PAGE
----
So far, we discussed CA models in their most conventional settings. But there are several ways to “break” the modeling conventions, which could make CA more useful and applicable to real-world phenomena. Here are some examples.
Stochastic cellular automata A state-transition function of CA doesn’t have to be a rigorous mathematical function. It can be a computational process that produces the output probabilistically. CA with such probabilistic state-transition rules are called stochastic CA, which play an important role in mathematical modeling of various biological, social, and physical phenomena. A good example is a CA model of epidemiological processes where infection of a disease takes place stochastically (this will be discussed more in the following section).
Multi-layer cellular automata States of cells don’t have to be scalar. Instead, each spatial location can be associated with several variables (i.e., vectors). Such vector-valued conﬁgurations can be considered a superposition of multiple layers, each having a conventional scalar-valued CA model. Multi-layer CA models are useful when multiple biological or chemical species are interacting with each other in a space-time. This is particularly related to reaction-diffusion systems that will be discussed in later chapters.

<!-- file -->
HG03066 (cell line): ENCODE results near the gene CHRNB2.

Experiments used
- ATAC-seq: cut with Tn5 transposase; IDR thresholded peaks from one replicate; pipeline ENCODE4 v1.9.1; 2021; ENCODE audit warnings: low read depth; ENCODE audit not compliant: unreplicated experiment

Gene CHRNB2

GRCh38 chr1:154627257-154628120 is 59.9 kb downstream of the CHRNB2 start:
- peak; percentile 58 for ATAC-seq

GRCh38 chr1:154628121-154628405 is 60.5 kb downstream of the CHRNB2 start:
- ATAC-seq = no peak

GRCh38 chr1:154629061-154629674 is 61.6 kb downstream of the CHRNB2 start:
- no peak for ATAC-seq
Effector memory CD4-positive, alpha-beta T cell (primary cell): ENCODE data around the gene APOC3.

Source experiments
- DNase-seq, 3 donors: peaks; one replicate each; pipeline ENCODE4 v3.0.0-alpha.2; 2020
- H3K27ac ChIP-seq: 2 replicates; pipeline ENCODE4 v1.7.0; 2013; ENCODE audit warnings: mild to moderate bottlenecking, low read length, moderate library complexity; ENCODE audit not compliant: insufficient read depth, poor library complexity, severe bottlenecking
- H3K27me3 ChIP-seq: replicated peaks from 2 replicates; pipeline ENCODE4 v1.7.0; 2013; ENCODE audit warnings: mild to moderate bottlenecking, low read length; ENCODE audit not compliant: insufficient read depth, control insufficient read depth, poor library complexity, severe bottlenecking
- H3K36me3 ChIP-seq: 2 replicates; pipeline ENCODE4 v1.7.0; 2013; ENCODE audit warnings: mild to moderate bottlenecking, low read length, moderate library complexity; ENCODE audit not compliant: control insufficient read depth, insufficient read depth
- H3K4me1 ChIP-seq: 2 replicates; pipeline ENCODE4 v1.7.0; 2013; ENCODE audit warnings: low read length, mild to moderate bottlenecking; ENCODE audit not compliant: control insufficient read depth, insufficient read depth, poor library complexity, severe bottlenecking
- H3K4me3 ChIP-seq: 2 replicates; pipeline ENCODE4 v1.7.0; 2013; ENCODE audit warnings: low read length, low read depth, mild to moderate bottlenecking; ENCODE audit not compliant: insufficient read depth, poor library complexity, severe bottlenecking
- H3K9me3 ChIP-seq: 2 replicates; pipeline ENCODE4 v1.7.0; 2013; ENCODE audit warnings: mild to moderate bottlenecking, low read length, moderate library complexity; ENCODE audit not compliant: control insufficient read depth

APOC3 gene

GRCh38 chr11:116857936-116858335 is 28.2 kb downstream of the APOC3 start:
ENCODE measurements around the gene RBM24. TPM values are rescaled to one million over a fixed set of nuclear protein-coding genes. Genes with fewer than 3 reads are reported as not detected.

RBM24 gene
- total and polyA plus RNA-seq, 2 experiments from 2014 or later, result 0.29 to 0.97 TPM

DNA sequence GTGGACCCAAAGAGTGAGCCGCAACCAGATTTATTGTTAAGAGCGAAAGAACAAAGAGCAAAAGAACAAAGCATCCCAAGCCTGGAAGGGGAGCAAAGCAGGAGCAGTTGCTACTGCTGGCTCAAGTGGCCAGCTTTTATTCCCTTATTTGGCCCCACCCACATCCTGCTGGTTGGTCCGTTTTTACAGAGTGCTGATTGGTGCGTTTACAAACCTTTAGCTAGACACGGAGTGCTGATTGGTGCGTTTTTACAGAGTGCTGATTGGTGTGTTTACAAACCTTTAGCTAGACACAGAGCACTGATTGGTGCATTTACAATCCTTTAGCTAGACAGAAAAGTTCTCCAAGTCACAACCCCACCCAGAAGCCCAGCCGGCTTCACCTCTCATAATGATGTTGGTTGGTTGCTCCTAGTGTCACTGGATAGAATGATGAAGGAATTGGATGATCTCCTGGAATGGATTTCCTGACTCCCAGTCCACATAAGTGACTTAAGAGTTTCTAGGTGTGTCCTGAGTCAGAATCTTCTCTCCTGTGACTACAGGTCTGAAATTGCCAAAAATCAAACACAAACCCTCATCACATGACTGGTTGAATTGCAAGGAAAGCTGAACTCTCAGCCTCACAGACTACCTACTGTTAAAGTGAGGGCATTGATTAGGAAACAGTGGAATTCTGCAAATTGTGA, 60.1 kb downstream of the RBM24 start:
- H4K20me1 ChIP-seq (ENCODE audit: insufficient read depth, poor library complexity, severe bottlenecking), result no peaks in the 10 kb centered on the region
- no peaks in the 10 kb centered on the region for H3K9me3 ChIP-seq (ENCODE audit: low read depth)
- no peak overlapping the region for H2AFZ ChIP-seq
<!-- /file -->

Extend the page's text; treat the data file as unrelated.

Asynchronous cellular automata Synchronous updating is a signature of CA models, but we can even break this convention to make the dynamics asynchronous. There are several asynchronous updating mechanisms possible, such as random updating (a randomly selected cell is updated at each time step), sequential updating (cells are updated in a predetermined sequential order), state-triggered updating (certain states trigger updating of nearby cells), etc. It is often argued that synchronous updating in conventional CA models is too artiﬁcial and fragile against slight perturbations in updating orders, and in this sense,the behaviors of a synchronous CA models are deemed more robust and applicable to real-world problems. Moreover, there is a procedure to create asynchronous CA that can robustly emulate the behavior of any synchronous CA .